Tesla Motors put on a spectacular show last night to announce a new network of six fast-charging stations for its electric vehicles designed to lure would-be electric vehicle owners into buying one of their vehicles (see “Will Fast Charging Make Electric Vehicles Practical?”).
But the good news didn’t last long. This morning the company told investors that it will fall well short of its production targets for its Model S electric vehicle, and that it needs to raise additional funds to keep operating over the next 12 months. The company’s problems seem to highlight the challenges of getting into the automotive manufacturing industry from scratch.
The Model S is the only car the company currently makes, and Tesla is relying heavily on sales of the vehicle to meet its revenue targets for the year. Today, Tesla stock prices fell by about 10 percent.
Tesla has emphasized its novel approach to manufacturing as a way for a small company to compete in a large, mature industry. For example, it’s using highly customizable robots that can quickly shift between four or five tasks, rather than doing only one or two things, as in a conventional factory. It has also abandoned a conventional assembly line in favor of moving vehicles around on automated carts, so that the assembly process can be modified more easily. Tesla is also adopting new manufacturing techniques that are not widely used in the auto industry, such as spot-welding aluminum. GM only recently announced that it would use aluminum spot-welding in large-scale production.
Tesla started production of the Model S in June, and so far it has delivered only 132 of the 5,000 vehicles it originally planned to deliver by the end of the year. It has now lowered that goal to between 2,500 and 3,000 cars, although it still hopes to meet its earlier target of 20,000 vehicles in 2013.
In a U.S. Securities and Exchange Commission filing today, Tesla said its production delays were due in part to difficulties in training new employees to use new equipment, and in part to delays from suppliers.
Tesla is particularly vulnerable to supply disruptions because it relies on exclusive suppliers for many of its parts, such as the battery cells it gets from Panasonic. The company noted that earthquakes—like the one in Japan last year, which hurt Panasonic’s operations—can hurt Tesla as well. The company also pointed to features of the Model S that are particularly difficult to manufacture, such as a 17-inch dashboard display and retractable door handles.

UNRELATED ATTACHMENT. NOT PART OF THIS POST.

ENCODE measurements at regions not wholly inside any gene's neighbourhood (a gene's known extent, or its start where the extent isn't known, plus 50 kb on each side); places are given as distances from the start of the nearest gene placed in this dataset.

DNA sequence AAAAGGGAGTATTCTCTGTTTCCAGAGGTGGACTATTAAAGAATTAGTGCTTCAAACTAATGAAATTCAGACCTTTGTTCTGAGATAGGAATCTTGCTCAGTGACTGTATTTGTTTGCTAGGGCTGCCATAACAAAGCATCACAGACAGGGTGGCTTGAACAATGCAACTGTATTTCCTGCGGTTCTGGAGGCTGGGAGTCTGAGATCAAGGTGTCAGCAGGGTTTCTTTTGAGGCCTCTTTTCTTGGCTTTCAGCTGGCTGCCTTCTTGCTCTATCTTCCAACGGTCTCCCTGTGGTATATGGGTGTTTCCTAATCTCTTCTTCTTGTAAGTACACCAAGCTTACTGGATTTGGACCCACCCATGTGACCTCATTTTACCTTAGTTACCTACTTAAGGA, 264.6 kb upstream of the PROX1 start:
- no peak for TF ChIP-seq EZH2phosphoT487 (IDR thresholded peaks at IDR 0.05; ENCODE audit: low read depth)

Tesla plans to raise additional capital through a new stock offering in announced this morning. If this isn’t successful, the company might not meet the terms of its $465 million U.S. Department of Energy loan, which it is using to produce the Model S. The DOE could then declare the company in default and demand immediate repayment, causing Tesla’s leased equipment to be repossessed. A failure to meet loan terms recently hurt fellow electric car maker Fisker Automotive, sending it scrambling for additional capital (see “Fisker’s Woes Put A123 Systems at Risk”). Tesla has renegotiated the terms of the loan twice.
Although the Model S is crucial for Tesla, it is not its only source of revenue. Tesla has been well-regarded by market analysts in part because its battery and electric drive technology can also be sold to other automakers. Tesla’s technology is used in Toyota’s Rav4 EV, and it expects to pull in $100 million from supplying equipment for that car. But Tesla hasn’t been able to line up major new customers for its technology, and Toyota plans only a limited run of the Rav4 EV, focusing on hybrids rather than electric vehicles.
Although it’s struggling to meet production targets, it has a ready customer base if it can solve them. It currently has 13,000 outstanding orders. In spite of its difficulties, market analyst Andrea James, of Dougherty, has a positive outlook for Tesla. She notes that the company is still only about a month behind its original schedule. “Tesla is making an all-new car in an all-new manufacturing facility, and this is the first hiccup,” she says. “They are sacrificing quantity in pursuit of quality in these early stages, and that makes sense. I think they’ll pull through, and people will look back and say, ‘Sure, it’s always tough in the beginning.’”
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